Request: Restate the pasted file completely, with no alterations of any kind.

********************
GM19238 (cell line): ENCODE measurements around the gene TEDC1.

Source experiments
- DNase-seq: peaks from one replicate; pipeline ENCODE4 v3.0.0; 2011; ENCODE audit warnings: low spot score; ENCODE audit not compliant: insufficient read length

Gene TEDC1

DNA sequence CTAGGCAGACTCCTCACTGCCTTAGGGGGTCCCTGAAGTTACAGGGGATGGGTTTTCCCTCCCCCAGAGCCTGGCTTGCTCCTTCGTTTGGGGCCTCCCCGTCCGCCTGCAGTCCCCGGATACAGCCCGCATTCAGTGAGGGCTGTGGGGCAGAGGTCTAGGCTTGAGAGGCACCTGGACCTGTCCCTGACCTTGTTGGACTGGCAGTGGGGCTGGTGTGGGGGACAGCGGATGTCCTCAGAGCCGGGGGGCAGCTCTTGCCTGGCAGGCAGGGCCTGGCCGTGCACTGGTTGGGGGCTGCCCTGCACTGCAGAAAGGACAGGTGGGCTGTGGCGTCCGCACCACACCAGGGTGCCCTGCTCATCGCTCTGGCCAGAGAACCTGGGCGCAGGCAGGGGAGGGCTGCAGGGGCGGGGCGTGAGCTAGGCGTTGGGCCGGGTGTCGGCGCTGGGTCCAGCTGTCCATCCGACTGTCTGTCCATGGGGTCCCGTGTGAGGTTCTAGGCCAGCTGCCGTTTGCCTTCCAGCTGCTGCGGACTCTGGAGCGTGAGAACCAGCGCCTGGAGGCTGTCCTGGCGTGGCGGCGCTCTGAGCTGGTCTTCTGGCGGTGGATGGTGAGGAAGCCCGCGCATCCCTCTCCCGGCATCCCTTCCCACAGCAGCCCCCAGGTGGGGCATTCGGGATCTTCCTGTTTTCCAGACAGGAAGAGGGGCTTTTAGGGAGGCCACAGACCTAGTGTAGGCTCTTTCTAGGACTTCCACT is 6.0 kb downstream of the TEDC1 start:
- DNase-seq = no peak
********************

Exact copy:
GM19238 (cell line): ENCODE measurements around the gene TEDC1.

Source experiments
- DNase-seq: peaks from one replicate; pipeline ENCODE4 v3.0.0; 2011; ENCODE audit warnings: low spot score; ENCODE audit not compliant: insufficient read length

Gene TEDC1

DNA sequence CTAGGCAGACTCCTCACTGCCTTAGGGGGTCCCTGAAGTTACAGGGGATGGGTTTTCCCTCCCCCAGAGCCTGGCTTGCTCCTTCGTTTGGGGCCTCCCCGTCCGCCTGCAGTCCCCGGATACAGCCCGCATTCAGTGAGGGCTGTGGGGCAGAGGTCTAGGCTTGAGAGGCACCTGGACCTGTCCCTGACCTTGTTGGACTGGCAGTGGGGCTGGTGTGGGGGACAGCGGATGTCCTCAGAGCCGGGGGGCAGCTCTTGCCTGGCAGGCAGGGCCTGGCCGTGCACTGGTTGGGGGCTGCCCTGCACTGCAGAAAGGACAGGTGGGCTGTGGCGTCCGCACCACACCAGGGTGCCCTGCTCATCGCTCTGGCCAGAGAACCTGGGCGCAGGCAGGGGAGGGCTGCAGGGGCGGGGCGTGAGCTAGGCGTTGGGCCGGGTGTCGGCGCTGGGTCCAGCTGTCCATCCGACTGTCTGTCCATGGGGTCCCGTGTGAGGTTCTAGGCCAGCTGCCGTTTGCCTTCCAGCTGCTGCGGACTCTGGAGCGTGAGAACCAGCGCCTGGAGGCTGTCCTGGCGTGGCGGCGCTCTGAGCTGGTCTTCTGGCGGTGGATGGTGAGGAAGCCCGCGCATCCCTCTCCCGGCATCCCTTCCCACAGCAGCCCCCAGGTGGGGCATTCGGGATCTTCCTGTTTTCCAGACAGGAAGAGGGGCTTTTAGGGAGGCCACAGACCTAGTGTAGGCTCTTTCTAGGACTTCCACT is 6.0 kb downstream of the TEDC1 start:
- DNase-seq = no peak